Time for pickles. These are quite sour, as befits the genre. But they've got a sweet edge, complemented by ginger and red pepper flakes. They're utterly irresistible on burgers or tuna fish sandwiches. And when you polish off a jar, don't throw out the liquid! Use it to brine boneless chicken breasts or pork chops. An hour in the stuff will make the meat sweet and delicious in the skillet or even on the grill in the dead of winter.

    You'll get four to six wide-mouthed pint-sized jars of pickles, depending on how much residual moisture is in the fruit.

    • 4 to 4 1/2 pounds (1.8 to 2 kilos) green, unripe tomatoes
    • 3/4 cup (90 grams) pickling lime
    • 6 cup distilled white vinegar (5% acidity)
    • 2 1/2 cups sugar
    • 2 tablespoons kosher salt
    • 2 tablespoons minced peeled fresh ginger
    • 1 1/2 teaspoons celery seeds
    • 1 teaspoon brown mustard seeds
    • Up to 2 teaspoons red pepper flakes
    • 1 small onion, thinly sliced into rings

    1. Slice and chunk up the tomatoes. Look at the openings to the canning jars. If you can make 1/4-inch thick rings to fit in those openings, do so. Or make some and chunk the rest. You can pack the jars as you choose later.

    2. Stir 3 quarts (2 3/4 liters) water and the pickling lime in a large pot or bowl until the lime dissolves. Add the tomatoes and set aside at room temperature for at least 8 hours or overnight (up to 12 hours).

    3. Drain the tomatoes in a colander set in the sink; clean the pot or the bowl. Put the tomatoes back in that pot or bowl; fill with cool water. Set aside to soak for 1 hour. Drain--then repeat this step two more times. You must. Don't even think of skipping it. Three times ina ll. You've got to leach the lime back out of the tomatoes so 1) they're acidic enough to can safely and 2) your stomach doesn't rebel against the lime.

    4. Wash 6 wide-mouthed, pint-sized canning jars. Put them in a water-bath canner or a steam canner; bring the water to a boil and keep them hot until you're ready to use them.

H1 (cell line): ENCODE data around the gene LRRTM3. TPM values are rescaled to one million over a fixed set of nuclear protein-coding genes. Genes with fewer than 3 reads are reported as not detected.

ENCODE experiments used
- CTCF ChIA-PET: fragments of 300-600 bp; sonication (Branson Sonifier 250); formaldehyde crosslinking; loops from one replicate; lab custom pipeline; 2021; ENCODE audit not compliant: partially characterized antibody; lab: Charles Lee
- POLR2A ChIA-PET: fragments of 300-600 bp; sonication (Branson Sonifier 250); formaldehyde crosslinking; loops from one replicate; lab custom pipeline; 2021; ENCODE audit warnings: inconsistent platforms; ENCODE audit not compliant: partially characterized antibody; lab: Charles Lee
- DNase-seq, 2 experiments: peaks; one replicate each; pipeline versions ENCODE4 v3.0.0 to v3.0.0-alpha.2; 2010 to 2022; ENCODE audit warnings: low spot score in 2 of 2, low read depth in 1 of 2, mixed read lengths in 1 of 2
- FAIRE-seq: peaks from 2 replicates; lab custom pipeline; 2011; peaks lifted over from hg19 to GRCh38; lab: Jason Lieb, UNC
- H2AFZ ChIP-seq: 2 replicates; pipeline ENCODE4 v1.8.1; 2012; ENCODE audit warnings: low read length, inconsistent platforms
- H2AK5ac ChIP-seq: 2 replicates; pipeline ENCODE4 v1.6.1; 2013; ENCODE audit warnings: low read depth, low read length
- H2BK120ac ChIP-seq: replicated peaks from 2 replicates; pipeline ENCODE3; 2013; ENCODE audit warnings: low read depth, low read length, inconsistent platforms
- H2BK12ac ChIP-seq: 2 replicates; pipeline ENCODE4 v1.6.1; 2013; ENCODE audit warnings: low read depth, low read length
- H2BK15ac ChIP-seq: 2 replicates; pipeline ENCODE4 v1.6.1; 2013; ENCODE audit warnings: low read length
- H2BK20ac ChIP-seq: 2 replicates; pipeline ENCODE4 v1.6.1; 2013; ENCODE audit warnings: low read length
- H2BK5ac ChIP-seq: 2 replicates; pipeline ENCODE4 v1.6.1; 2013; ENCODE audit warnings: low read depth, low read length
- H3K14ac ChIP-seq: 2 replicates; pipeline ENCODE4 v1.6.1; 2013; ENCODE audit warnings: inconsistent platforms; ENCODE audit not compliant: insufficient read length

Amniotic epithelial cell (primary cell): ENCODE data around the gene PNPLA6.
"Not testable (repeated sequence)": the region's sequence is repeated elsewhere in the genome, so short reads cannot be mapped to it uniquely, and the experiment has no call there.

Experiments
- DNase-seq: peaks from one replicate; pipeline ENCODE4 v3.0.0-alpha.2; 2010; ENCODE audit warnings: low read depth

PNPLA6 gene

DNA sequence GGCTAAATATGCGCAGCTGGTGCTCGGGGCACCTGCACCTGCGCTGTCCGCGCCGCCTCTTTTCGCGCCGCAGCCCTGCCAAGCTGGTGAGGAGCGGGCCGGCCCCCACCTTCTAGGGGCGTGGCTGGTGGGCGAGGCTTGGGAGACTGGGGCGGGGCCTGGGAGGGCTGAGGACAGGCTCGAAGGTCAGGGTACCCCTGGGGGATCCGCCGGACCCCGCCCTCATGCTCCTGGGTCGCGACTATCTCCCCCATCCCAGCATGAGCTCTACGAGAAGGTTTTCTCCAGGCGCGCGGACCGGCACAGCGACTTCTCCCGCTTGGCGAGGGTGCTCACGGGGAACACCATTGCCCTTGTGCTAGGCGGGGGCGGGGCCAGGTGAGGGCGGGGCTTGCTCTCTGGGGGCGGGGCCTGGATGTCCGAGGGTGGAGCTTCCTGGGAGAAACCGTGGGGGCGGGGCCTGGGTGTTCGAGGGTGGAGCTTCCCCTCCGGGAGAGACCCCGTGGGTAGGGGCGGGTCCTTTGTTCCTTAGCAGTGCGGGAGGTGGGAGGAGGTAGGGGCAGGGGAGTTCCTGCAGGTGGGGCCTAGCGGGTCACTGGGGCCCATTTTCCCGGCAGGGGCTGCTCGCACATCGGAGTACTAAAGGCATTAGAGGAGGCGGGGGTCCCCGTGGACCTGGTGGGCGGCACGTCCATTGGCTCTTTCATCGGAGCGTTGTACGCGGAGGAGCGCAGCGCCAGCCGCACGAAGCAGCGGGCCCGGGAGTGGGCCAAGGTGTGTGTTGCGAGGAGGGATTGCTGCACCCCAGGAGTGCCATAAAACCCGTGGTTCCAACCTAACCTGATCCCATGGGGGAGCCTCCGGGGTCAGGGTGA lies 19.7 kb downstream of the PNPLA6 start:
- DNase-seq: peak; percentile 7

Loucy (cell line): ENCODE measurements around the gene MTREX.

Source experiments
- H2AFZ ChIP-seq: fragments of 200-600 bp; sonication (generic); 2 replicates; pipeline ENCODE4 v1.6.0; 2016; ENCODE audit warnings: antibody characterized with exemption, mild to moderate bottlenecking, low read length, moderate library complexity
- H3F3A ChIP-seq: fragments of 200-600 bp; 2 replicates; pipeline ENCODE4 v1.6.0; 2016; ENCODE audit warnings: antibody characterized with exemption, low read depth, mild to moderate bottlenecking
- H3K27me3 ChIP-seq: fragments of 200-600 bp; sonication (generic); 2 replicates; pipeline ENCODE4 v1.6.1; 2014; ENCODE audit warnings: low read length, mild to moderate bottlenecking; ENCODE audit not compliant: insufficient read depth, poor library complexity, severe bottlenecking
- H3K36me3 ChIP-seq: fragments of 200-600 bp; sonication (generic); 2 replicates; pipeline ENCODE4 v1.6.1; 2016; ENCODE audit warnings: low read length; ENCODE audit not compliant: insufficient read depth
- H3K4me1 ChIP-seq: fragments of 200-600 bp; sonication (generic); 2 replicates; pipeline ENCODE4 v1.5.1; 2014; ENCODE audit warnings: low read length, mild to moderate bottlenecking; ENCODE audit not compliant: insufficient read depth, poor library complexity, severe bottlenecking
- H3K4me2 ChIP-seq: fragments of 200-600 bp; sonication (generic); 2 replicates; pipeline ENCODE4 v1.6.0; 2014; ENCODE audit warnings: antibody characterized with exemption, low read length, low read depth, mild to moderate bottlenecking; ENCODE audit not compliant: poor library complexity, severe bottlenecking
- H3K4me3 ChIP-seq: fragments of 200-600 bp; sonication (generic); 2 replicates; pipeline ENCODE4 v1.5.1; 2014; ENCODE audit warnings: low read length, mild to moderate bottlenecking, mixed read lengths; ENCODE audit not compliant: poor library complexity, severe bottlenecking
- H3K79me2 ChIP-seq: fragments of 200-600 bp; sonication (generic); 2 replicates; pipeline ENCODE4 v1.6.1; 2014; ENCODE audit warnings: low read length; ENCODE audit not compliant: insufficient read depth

5. Mix the vinegar, sugar, salt, ginger, celery seeds, mustard seeds, and red pepper flakes in a large, nonreactive (stainless steel) pot. Bring to a simmer over high heat, stirring until the sugar dissolves. Drain the tomatoes and add them to this mixture. Reduce the heat and simmer for 12 minutes, just until the tomatoes become somewhat opaque, lose their vibrant green color, and are a tad tender.

    6. Meanwhile, bring a tea kettle or saucepan of water to a boil over high heat. Put the rings and lids in a large bowl, cover with the boiling water, and set side.

    7. Remove the (very) hot jars from the canner; place them upright on a towel or heat-safe surface. Use a slotted spoon to transfer the tomatoes into the jars, layering them with a few onion rings. Compact them without smooshing, add some more, then ladle the hot syrup into the jars, leaving about 1/2-inch headspace in each jar. Poke a long chopstick into the jars to remove any air bubbles, wipe the rims clean, and put on the lids, adjusting the ring so its still got the barest amount of give in the seal.

    8. Return the jars to the canning pot and process for 10 minutes at a full boil or full steam. (If using a water-bath canner, the jars must be submerged by at least 1 inch of water.) Remove the jars and set on a towel or heat-safe surface to cool for at least 2 hours. Check that the lids have sealed by pressing the center and making sure it isn't bubbled up. If any jar hasn't sealed, refrigerate immediately. Set in a cool, dark place to store through the winter, for about 4 months. As with any canning recipe, there's distinct dangers of food poisoning or worse, dangers which have to be stated but not overstated. If there's any confusion or problem, check out the USDA's canning site here. Discard any jars that appear bubbled, frothy, unsealed, or discolored.

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    Reader Comments (1)

    1st time i have ever taste of this green tomato pickles.
    and it is possible because you provide this recipe thank you so much.

    November 25, 2013 | Unregistered Commenterdeepak